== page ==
With the school year already underway in many parts of the country, and about to begin in others, the American Academy of Pediatrics is calling for administrators to institute later start times, particularly for teens who don’t seem to get enough sleep. While the recommended amount of sleep for teens in both middle school and high school is 8.5-9.5 hours, most are averaging less. As a result, many are now at risk of poor health, as well as bad grades, car accidents and other related problems.
“Evidence on potential dangers for teens who get too little sleep is ‘extremely compelling’ and includes depression, suicidal thoughts, obesity, poor performance in school and on standardized tests and car accidents from drowsy driving, stated Dr. Judith Owens, the policy's lead author and director of sleep medicine at Children's National Medical Center in Washington, DC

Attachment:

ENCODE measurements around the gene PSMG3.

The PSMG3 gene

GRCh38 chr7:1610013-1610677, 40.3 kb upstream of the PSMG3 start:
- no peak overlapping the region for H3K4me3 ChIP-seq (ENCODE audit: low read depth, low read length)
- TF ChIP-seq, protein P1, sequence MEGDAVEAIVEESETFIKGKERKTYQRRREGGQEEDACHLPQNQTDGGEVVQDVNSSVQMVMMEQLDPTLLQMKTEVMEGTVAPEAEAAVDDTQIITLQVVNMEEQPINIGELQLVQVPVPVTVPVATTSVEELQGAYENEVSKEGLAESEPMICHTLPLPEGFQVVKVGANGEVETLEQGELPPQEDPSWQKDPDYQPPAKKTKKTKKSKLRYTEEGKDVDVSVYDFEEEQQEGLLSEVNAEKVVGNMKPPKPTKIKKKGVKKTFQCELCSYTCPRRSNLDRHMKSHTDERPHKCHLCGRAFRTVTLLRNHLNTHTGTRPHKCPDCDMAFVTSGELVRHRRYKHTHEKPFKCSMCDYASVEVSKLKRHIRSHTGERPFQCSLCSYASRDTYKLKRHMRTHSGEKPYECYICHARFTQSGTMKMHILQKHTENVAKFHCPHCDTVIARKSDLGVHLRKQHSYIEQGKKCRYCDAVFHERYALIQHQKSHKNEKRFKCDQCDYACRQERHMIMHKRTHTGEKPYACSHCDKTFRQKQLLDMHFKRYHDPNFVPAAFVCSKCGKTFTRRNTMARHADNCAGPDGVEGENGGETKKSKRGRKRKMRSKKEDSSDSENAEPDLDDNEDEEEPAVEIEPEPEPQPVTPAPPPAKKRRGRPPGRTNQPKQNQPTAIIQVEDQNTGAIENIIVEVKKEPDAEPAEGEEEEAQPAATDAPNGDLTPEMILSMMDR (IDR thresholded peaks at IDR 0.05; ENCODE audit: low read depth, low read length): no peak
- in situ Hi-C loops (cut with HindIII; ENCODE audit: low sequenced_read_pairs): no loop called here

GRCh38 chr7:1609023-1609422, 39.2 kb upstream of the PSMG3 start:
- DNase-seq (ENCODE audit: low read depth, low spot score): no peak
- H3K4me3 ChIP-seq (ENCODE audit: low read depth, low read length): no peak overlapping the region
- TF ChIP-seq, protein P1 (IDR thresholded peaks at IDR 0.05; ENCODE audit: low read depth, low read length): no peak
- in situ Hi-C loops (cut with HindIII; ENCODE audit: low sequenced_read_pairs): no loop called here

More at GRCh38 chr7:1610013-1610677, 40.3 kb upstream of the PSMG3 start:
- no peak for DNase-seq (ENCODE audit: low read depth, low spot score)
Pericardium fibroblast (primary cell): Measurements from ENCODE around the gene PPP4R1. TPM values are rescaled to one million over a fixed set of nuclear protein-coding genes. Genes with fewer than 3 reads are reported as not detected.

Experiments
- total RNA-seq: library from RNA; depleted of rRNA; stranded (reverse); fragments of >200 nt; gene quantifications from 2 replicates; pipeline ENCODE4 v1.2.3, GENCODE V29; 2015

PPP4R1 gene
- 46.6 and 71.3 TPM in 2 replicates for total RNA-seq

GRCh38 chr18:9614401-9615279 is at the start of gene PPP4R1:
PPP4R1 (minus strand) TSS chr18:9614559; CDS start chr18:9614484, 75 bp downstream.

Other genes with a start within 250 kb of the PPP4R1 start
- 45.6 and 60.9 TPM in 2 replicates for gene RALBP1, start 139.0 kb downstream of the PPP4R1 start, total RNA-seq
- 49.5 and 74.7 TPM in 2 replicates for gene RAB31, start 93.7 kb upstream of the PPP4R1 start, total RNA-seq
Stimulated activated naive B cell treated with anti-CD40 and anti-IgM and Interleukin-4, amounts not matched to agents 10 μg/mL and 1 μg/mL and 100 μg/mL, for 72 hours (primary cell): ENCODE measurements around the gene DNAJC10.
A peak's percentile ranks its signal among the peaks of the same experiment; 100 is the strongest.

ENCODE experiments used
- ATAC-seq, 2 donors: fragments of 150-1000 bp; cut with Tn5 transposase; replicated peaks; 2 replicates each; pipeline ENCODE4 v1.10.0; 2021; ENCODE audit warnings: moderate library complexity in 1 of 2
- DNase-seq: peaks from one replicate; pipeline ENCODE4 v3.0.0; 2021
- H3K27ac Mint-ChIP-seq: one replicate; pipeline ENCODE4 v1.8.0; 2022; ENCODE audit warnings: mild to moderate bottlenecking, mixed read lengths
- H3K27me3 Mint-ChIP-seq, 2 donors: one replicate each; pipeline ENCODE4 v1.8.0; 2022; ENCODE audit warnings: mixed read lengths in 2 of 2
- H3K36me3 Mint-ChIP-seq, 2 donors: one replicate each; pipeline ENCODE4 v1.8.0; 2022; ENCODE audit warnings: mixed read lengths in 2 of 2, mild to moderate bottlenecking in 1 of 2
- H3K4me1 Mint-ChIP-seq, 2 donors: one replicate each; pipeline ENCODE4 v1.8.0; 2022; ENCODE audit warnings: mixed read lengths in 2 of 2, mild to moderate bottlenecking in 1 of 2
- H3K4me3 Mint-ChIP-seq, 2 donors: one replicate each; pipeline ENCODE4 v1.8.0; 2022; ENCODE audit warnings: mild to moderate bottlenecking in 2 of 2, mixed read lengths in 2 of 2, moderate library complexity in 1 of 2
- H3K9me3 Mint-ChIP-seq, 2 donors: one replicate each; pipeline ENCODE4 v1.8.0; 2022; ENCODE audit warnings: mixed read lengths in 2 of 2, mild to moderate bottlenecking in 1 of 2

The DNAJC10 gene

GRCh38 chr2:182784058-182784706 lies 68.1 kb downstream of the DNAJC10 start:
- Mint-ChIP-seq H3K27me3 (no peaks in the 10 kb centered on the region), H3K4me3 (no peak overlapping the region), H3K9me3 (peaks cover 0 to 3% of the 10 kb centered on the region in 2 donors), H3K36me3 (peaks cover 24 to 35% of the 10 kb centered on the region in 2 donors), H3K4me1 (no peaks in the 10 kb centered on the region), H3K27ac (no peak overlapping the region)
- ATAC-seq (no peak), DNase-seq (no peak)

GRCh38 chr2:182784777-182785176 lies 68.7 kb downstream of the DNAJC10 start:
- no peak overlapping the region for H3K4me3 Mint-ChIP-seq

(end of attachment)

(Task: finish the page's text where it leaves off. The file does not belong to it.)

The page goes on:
According to government reports, nearly 40% of public school classes begin before 8 am, which means kids have to get up before dawn in order to get ready, including arriving on time at bus stops for transportation to school. However, just by backing up first classes until 8:30 am could make a big improvement according to the Academy.
Making the change may sound simple at first, but it can also complicate things when it comes to money and other factors.
Still, “the main issue is really cost,” stated National Association of State Boards of Education director Kristen Amundson, who also cited problems with changing bus schedules to accommodate changes, which would often involve re-routing those who often make a number of runs for younger and older students every morning, as well as then backing up afternoon pick-ups for later dismissal times as well as after school sporting events (both practice sessions and games).
“The shift could also cut into homework time and after school jobs,” she added.